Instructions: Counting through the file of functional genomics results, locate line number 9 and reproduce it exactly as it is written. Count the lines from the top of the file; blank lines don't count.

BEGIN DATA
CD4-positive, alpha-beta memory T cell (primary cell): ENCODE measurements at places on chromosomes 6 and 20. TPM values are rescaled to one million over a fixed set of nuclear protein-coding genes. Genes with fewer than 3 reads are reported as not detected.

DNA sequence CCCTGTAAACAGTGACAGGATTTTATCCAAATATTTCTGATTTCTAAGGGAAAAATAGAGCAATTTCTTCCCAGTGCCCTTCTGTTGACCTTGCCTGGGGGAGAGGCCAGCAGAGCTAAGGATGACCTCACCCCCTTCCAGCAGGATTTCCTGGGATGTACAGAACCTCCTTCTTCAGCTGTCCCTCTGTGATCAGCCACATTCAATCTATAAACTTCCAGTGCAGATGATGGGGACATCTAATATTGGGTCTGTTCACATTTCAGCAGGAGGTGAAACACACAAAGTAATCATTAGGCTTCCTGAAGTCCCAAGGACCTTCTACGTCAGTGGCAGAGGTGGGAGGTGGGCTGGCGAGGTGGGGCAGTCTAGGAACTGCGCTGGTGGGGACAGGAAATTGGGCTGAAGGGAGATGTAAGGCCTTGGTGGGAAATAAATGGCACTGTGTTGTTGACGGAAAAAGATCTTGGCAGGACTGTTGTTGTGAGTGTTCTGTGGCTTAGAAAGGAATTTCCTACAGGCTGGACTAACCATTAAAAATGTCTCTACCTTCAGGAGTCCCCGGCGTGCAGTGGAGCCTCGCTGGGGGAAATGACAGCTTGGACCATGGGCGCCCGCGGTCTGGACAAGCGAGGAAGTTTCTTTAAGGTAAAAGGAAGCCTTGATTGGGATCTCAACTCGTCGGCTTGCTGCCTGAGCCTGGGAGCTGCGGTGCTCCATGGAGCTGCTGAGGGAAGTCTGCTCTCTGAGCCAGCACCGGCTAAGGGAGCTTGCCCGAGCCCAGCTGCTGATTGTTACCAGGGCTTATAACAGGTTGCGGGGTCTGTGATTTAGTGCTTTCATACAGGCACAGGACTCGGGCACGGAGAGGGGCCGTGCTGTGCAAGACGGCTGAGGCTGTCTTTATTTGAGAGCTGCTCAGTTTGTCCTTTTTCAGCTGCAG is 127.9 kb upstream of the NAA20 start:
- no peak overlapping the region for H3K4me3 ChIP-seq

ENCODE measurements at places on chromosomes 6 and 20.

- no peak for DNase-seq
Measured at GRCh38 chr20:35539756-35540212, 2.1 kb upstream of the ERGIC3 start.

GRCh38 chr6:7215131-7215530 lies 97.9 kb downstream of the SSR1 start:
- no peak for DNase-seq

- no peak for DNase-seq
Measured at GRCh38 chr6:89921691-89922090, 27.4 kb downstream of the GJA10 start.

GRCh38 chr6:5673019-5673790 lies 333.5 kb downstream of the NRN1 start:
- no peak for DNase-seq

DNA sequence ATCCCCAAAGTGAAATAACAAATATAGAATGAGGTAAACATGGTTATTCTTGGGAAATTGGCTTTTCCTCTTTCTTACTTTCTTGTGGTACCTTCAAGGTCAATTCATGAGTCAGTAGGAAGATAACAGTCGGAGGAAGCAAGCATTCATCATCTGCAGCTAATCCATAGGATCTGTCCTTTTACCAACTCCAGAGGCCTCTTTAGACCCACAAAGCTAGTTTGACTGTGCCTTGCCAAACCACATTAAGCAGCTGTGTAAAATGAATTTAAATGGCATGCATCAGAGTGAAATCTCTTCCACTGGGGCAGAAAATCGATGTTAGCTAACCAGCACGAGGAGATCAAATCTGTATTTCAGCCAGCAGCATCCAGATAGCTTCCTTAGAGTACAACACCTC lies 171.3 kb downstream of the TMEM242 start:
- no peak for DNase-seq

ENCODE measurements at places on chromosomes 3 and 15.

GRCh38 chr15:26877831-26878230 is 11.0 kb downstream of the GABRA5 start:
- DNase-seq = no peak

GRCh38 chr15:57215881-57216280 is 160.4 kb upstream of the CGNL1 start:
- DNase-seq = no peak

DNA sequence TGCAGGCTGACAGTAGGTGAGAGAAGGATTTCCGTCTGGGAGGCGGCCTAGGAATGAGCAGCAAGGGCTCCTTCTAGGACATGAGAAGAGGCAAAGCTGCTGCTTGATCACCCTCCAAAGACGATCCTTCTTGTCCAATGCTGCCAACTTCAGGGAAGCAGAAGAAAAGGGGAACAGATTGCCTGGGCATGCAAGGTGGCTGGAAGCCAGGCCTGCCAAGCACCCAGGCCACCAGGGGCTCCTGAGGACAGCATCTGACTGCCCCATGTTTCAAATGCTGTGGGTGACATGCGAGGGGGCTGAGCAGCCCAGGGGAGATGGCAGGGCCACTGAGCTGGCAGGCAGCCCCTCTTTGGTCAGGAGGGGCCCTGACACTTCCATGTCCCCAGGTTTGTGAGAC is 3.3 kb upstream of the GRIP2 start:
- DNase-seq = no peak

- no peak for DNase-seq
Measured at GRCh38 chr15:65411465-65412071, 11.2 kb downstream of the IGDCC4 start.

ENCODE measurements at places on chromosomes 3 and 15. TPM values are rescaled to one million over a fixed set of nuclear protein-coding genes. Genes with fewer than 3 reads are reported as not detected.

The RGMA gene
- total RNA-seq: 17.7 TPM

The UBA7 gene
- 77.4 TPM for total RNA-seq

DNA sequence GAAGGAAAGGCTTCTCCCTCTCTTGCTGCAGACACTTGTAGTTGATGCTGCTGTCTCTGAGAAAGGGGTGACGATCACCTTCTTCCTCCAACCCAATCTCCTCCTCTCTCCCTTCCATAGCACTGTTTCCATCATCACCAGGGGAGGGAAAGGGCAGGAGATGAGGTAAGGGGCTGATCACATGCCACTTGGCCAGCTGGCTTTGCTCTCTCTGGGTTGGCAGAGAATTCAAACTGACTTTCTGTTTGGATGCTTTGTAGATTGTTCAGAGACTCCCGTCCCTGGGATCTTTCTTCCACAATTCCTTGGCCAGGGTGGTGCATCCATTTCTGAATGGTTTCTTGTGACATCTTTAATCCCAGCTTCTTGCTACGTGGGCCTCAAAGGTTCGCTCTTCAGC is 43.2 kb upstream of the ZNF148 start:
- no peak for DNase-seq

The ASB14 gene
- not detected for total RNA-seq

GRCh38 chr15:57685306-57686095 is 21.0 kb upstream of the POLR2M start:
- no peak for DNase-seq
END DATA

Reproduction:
- no peak for DNase-seq